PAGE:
This week sees growing concerns that American-led attempts to kick Putin’s ass comes with consequences. Put to one side the destruction wreaked on the Ukrainian people as the two major military nations wage yet another proxy war. This one is in Europe’s breadbasket, driving wheat prices over 50% higher so far this year. Having laid waste over successive Arab nations since Saddam Hussein invaded Kuwait in 1990, the people who have survived American-led wars in the Middle East and North Africa and not emigrated as refugees are now going to face starvation.

Fuelled by the expansion of currency and credit, it is not just wheat prices which are soaring. Other foodstuffs are as well. And we learn through various sources that the Chinese have been prescient enough to stockpile enormous quantities of grains and other comestible materials to protect their citizens from a summer food crisis. Twenty per cent of the world’s population has secured more than half the globe’s maize and other grains (Nikkei Asia, 23 December – see Figure 1). And that was two months before Putin ordered the invasion of Ukraine, which has made the position over global food supplies even worse. And China’s dominant position in maize will hit sub-Saharan Africa especially hard, while global shortages of rice will hit Southern and East Asian nations.

All we need now is crop failures. Speaking of which, fertiliser shortages, exacerbated by the Ukraine war and high gas prices, are bound to affect global food production adversely for this year’s harvest. And well done to our elected Leaders for imposing sanctions on Russian exports of fertiliser, which added to China’s conservation of its supplies will ensure our poor, and everyone else’s poor, face soaring food prices and even starvation in 2022.

Yet, few seem aware of this developing crisis. While Ukraine is an obvious factor driving up food and energy prices, the root cause has been and will continue to be monetary policies driving the leading currencies. History is littered with examples of currency debasement leading to a food crisis and civil unrest: the Emperor Diocletian’s edict controlling prices in 301AD; coin debasement leading to soaring food prices in 1124AD at the time of England’s Henry I; the collapse of John Law’s livre in 1720 France, to name but a few.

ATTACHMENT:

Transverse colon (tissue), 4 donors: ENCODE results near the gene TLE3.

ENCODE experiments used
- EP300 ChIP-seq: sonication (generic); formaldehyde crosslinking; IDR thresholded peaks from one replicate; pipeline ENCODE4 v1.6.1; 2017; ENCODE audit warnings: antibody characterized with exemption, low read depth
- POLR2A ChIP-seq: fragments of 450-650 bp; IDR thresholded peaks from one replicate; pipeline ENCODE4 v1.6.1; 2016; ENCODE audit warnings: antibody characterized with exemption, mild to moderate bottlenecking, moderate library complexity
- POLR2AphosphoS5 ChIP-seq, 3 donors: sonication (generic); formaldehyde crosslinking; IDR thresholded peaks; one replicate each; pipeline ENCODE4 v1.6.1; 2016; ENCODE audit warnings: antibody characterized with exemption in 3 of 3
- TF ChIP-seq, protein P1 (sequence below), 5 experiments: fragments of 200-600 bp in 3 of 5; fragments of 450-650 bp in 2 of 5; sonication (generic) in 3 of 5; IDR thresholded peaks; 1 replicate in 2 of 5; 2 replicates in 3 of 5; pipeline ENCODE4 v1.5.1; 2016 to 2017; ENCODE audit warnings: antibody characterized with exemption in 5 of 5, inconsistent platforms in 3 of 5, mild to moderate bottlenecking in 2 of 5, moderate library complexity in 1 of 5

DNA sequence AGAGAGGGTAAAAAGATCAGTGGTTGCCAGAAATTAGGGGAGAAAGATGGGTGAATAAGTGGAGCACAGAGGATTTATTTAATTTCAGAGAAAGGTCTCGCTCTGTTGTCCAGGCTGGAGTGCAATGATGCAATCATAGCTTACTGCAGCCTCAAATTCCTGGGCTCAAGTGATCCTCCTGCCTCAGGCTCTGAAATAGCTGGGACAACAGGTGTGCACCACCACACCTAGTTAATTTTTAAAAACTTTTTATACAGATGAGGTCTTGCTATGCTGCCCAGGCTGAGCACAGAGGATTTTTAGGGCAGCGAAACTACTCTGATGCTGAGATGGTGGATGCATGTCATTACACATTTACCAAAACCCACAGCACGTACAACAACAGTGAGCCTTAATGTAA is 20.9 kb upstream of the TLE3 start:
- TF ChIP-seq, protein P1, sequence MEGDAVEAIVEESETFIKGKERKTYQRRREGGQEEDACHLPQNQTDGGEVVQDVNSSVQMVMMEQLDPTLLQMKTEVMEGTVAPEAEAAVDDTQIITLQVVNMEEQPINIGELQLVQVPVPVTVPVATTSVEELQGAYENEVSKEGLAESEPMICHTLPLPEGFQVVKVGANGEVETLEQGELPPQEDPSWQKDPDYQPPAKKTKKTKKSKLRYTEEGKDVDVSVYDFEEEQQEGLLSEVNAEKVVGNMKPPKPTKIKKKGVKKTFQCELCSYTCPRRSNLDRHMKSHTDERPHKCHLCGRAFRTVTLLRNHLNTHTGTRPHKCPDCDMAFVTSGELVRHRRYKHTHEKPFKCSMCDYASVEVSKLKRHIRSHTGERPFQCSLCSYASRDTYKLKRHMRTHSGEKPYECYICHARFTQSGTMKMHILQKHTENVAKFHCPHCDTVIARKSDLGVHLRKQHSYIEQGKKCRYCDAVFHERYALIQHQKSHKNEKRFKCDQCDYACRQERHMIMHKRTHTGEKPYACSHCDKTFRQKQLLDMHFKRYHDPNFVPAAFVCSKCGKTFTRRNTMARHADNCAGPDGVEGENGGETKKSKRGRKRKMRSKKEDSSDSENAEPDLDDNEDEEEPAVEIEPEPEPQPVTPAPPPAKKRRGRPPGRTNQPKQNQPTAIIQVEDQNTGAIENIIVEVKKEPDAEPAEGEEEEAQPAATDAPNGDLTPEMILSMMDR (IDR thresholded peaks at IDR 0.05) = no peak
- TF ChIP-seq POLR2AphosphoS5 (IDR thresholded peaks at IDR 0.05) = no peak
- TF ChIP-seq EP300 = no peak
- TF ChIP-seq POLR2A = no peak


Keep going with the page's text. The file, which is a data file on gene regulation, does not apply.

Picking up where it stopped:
From the dollar as the reserve currency, to euros, yen, pounds, and the rest, all of them have been debased in what used to be called the civilised world. And an understanding of money and the empirical evidence both point to a consequential food crisis this summer.

How will we pay for the higher prices? Well, no one need go without, because it will be a Keynesian designated slump. And the authorities will be onto it. Your central bank will simply issue more currency and you might even get some helicoptered to you. Price controls will prove irresistible to our leaders, and just as Diocletian penalised butchers and bakers who raised their prices under pain of death, today’s providers of life’s essentials will be accused of profiteering and taxed accordingly.

And how do we ensure our lifestyles will be not undermined? We can borrow more to pay for cars and holidays. And how do we ensure we preserve our wealth? Your central bank will suppress interest rates to keep stock markets bubbling.

It is, in essence, a trick played on us all by using fiat currency masquerading as traditional money. The risk is that the investing public, and then the public on Main Street, will twig it. First the financial asset bubble pops and then we will be unable to feed ourselves. Those who vaguely see the danger by projecting known factors think that decline is a gradual process. The mistake they make is a human element, which results in unforeseen consequences in the form of a sudden financial and economic crisis.